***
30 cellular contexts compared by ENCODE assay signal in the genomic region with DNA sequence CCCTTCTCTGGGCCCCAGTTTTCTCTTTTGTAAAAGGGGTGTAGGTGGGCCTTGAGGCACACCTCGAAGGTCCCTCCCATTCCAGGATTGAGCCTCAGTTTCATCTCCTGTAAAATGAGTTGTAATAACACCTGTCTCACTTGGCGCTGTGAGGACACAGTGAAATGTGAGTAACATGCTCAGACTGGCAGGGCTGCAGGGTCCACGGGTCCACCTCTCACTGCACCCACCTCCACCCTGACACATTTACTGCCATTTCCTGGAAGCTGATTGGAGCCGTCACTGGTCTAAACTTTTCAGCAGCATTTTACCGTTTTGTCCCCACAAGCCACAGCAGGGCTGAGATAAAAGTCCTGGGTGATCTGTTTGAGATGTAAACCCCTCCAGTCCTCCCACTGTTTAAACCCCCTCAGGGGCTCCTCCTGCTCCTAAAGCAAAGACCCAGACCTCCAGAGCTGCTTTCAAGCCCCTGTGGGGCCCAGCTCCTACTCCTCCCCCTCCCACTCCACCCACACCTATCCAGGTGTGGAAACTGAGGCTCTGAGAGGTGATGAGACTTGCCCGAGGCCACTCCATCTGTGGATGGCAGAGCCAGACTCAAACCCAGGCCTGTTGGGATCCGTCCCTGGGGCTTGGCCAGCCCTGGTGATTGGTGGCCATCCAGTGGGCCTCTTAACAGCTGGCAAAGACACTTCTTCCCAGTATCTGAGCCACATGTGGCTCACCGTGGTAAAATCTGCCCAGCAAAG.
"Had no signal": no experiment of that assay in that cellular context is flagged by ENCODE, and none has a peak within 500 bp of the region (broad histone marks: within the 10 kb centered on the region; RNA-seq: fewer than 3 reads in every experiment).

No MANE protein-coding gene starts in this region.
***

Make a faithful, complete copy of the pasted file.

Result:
30 cellular contexts compared by ENCODE assay signal in the genomic region with DNA sequence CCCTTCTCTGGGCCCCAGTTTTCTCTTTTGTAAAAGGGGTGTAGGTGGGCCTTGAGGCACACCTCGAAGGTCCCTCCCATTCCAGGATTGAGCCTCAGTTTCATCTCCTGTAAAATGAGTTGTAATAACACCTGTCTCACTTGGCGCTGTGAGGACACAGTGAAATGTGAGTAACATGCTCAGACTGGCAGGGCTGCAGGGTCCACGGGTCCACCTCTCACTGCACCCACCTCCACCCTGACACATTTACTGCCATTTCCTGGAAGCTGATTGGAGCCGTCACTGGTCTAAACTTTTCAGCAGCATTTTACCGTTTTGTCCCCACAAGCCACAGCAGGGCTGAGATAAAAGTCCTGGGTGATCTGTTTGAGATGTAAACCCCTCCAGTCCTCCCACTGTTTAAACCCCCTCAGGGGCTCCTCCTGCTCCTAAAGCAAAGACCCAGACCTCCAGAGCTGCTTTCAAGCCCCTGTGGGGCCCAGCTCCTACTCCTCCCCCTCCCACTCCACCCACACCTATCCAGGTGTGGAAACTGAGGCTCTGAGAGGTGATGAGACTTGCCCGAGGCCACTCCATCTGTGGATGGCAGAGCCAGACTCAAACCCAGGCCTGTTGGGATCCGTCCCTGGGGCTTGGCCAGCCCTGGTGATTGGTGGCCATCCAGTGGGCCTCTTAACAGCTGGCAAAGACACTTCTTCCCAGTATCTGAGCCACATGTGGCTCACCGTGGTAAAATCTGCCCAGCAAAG.
"Had no signal": no experiment of that assay in that cellular context is flagged by ENCODE, and none has a peak within 500 bp of the region (broad histone marks: within the 10 kb centered on the region; RNA-seq: fewer than 3 reads in every experiment).

No MANE protein-coding gene starts in this region.